Taxpayer co-owning more than one home can claim benefit: ITAT, ET RealEstate MUMBAI: The Income-tax Appellate Tribunal (ITAT), Mumbai bench, has held that co-ownership in more than one residential house will not debar the taxpayer from claiming tax exemption on long-term capital gains. This decision, given in the context of Section 54F of the Income-tax (I-T) Act, will benefit several taxpayers, as typically in large families investments are made in joint names. On sale of capital assets (other than a house property), say sale of jewellery or shares, the taxpayer can claim a tax exemption on the resultant ‘long-term’ capital gains under Section 54F. If the entire net sale consideration is invested in purchase or construction of a house property within the specified period, no tax liability arises. If only part of the sale consideration is invested in a house property, the tax exemption is allowed proportionately. One of the eligibility conditions prescribed under Section 54F is that the taxpayer should not own more than one residential house as on the date of sale of the long-term capital asset. In other words, the only house that can be owned is the one brought or constructed and against which the exemption is being claimed.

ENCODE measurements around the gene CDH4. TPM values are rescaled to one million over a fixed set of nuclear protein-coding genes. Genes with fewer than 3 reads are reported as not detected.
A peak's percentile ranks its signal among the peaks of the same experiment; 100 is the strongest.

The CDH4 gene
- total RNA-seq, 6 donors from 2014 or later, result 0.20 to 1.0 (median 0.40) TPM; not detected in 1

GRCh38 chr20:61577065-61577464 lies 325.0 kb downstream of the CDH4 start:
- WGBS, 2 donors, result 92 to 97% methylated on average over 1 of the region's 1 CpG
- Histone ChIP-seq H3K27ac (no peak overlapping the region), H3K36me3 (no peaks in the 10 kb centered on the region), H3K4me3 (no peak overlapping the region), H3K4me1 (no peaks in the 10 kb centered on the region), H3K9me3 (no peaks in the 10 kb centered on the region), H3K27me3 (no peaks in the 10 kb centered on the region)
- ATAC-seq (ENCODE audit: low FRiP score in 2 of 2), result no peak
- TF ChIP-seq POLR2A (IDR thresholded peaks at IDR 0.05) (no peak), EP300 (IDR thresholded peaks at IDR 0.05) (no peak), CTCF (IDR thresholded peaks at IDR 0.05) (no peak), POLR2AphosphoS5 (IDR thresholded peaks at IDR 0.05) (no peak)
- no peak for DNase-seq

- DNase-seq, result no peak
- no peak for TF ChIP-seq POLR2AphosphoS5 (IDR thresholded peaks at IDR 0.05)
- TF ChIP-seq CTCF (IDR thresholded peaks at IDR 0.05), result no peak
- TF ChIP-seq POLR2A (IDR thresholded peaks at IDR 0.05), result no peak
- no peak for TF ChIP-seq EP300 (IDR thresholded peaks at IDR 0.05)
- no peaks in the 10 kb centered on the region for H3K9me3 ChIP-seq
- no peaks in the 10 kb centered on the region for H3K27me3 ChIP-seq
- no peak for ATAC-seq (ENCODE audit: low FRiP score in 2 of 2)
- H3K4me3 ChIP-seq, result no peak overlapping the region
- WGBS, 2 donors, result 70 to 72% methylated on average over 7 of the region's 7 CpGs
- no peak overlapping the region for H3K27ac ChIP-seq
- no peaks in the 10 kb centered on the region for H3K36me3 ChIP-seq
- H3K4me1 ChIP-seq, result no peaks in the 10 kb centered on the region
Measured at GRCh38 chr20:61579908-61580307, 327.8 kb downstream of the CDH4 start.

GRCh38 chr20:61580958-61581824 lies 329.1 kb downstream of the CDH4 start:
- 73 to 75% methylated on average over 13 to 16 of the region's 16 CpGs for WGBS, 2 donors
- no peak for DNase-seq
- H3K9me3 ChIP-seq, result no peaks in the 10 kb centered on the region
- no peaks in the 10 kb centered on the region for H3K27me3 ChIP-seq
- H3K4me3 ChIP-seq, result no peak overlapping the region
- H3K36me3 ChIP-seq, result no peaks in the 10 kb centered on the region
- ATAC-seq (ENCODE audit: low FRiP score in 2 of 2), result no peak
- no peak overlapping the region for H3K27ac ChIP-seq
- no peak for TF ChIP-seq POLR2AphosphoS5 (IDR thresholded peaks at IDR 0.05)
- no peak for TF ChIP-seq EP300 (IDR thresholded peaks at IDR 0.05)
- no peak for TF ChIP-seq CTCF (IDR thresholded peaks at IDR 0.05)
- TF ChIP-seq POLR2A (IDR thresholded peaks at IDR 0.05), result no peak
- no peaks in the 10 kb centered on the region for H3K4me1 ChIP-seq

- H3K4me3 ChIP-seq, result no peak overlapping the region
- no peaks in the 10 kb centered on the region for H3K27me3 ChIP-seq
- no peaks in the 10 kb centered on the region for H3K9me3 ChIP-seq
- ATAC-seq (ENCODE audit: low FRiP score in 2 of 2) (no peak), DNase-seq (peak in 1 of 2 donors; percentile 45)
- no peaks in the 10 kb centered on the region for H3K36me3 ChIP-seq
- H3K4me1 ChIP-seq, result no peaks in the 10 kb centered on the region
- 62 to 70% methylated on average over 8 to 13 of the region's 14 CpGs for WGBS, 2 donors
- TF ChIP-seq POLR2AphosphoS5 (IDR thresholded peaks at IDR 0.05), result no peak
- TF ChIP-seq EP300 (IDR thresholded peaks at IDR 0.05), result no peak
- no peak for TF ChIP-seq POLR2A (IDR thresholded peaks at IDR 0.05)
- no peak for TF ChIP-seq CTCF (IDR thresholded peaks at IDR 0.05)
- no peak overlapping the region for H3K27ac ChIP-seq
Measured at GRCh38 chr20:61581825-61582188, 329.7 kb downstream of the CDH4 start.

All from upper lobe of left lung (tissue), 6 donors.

In the case of Zainul Ghaswala, adjudicated by the ITAT, the I-T official had denied a significant exemption claim made by the taxpayer under this section. In this particular case, the taxpayer’s father together with five other family members had inherited land on which six flats were constructed. Ghaswala submitted to the I-T officer that each member was owning and occupying one flat each. He submitted electricity bills and confirmation letters from the owners of other flats that none of them had any rights/interest in each other’s flats. These submissions were disregarded by the I-T officer, who held that since Ghaswala jointly owned six residential properties, the conditions prescribed in Section 54F were not met. The ITAT bench had to decide on whether co-ownership in more than one residential property would result in a taxpayer being ineligible to claim the tax benefit under Section 54F.
The Madras high court, in the case of Dr P K Vasanthi Rangarajan, had held that joint ownership would not stand in the way of claiming exemption under Section 54F. In the absence of any adverse decision by the jurisdictional (i.e. Bombay) high court, the ITAT bench placed reliance on this order and passed a verdict in favour of the taxpayer. Rewrite this article assuming the role of digital journalist with suitable headline to be free of Plagiarism.
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